What is at the centre of your world? Have you ever thought about it? It might be you, it might be your family or it could be a place or a community. The book I just finished reading has a valley as the centre of the world for its characters. I should state now that it is not a crime book however it has elements that I believe a reader of the Nordic noir genre will appreciate and enjoy and that is why I am writing about it. The book is called The Valley at the Centre of the World written by Malachy Tallack.
Author Malachy Tallack’s writing has got under my skin in the last year. His words take their time, they are not flamboyant but they are beautiful. He captures loneliness perfectly. He also taps into the history which surrounds us which we may or may not choose to acknowledge that shapes our lives as we create new histories.
The Valley at the Centre of the World takes place in a remote valley in Shetland. It centres around the people who live there and their lives. Who has gone, who has arrived and why have they come, how do people manage and why do they stay. The characters in the book span different generations but the story is firmly rooted in the contemporary by Sandy, a young man who belongs to Shetland but doesn’t come from this particular remote setting.
The reader has a window into the valley’s comings and goings from the 31st of October until the 20th of August and each chapter is headed with a date. As we read we learn about lifestyles, language, habits and relationships. Tallack has not shied away from using Shetlandic words which really brings the characters alive to the reader. There is a glossary for those who need it but personally as a Scottish reader I understood most of what I was reading and found it fitted in well with the flow of the book.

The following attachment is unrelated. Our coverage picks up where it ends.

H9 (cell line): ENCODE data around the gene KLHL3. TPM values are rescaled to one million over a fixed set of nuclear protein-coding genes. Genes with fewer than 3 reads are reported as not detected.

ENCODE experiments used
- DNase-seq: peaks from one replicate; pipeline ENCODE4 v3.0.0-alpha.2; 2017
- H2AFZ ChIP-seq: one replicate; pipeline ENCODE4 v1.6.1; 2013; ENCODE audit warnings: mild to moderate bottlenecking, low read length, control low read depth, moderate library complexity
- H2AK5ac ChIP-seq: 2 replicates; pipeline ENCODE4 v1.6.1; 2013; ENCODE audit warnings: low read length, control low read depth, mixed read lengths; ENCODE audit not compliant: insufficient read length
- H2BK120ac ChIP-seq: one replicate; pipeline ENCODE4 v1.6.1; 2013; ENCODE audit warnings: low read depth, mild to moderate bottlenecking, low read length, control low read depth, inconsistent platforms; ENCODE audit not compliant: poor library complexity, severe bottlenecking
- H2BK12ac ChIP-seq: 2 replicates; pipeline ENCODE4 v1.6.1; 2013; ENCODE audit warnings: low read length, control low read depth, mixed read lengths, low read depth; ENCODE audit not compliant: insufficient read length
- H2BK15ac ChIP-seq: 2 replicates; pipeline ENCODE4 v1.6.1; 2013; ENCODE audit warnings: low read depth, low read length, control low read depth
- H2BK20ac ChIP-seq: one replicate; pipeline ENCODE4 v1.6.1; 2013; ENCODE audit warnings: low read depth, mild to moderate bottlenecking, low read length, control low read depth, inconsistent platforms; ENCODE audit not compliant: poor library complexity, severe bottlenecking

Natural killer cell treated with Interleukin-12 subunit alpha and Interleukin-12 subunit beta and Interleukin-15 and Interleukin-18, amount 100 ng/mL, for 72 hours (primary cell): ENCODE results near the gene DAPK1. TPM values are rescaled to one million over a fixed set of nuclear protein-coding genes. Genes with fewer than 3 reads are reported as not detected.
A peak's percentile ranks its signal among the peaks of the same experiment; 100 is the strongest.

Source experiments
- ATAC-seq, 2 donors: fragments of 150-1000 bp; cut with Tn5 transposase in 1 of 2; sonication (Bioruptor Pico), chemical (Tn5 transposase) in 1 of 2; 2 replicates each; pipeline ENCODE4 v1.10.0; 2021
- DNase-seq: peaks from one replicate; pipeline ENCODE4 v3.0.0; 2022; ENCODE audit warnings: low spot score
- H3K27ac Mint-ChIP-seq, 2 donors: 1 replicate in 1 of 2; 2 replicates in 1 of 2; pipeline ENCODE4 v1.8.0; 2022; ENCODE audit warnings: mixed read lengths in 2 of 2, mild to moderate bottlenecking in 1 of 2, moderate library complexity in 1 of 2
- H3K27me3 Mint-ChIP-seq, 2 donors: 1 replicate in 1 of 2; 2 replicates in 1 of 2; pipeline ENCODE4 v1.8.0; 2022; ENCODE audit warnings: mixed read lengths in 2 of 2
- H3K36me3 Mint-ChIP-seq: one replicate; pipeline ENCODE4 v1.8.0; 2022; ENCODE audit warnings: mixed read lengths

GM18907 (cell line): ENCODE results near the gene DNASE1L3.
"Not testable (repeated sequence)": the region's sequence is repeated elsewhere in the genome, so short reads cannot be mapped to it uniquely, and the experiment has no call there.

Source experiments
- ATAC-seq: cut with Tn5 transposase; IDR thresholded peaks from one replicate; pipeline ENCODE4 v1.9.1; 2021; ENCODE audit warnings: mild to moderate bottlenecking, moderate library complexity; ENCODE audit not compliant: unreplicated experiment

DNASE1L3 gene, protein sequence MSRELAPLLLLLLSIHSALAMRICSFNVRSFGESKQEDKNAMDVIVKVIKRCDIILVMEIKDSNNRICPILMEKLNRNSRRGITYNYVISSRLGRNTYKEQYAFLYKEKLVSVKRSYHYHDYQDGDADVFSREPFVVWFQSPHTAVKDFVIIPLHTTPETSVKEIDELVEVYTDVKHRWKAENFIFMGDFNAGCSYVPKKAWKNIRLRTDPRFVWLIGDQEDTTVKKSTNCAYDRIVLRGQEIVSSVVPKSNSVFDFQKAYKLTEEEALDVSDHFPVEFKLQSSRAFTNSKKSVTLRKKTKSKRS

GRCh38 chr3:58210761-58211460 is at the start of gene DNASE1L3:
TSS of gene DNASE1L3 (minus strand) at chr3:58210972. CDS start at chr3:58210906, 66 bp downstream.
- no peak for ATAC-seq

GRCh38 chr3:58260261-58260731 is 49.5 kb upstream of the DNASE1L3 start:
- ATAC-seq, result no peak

As a reader of mainly Nordic crime books it took me about 100 pages to convince myself that a murder wasn’t going to happen but the location I was reading about certainly felt like a place where one could happen (think Trapped or Arnaldur Indridason’s Erlendur books). Death features in the book but not murder. Tallack has a knack for making the reader feel life’s fragility, indeed the book opens with a vivid description of Sandy assisting with the slaughtering of lambs on a croft. Life as well as death is also present in the book. Lust, love, desperation, longing and loneliness feature, all things you must have a life to experience and which shape the lives of Tallack’s characters.
When it comes down to it the one thing that ties this to Nordic books and TV shows for me is the sense of isolation felt by the reader as they explore this place through the characters. This links back to something I wrote a few years ago here where I suggest that isolation is a key feature of Nordic Noir. Most of the characters in this story feel, crave or question their isolation. They are aware of it. I also felt this when Tallack wrote about his northern travel experience in 60 Degrees North which I recommended here.
This is a must read for those who appreciate the northerly direction and the way it shapes people. If you are interested in island life, have ever thought about where you come from or if you enjoy the way landscape plays a role in a story you will find that between the pages of this book. Perhaps choose this work of fiction when you want a break from grisly murders, lonely detectives or frustrated police teams. It is a quiet but realistically rich read which I loved and I would definitely recommend The Valley at the Centre of the World (as well as his travel book 60 Degrees North) to you.
The Valley at the Centre of the World is published by Canongate.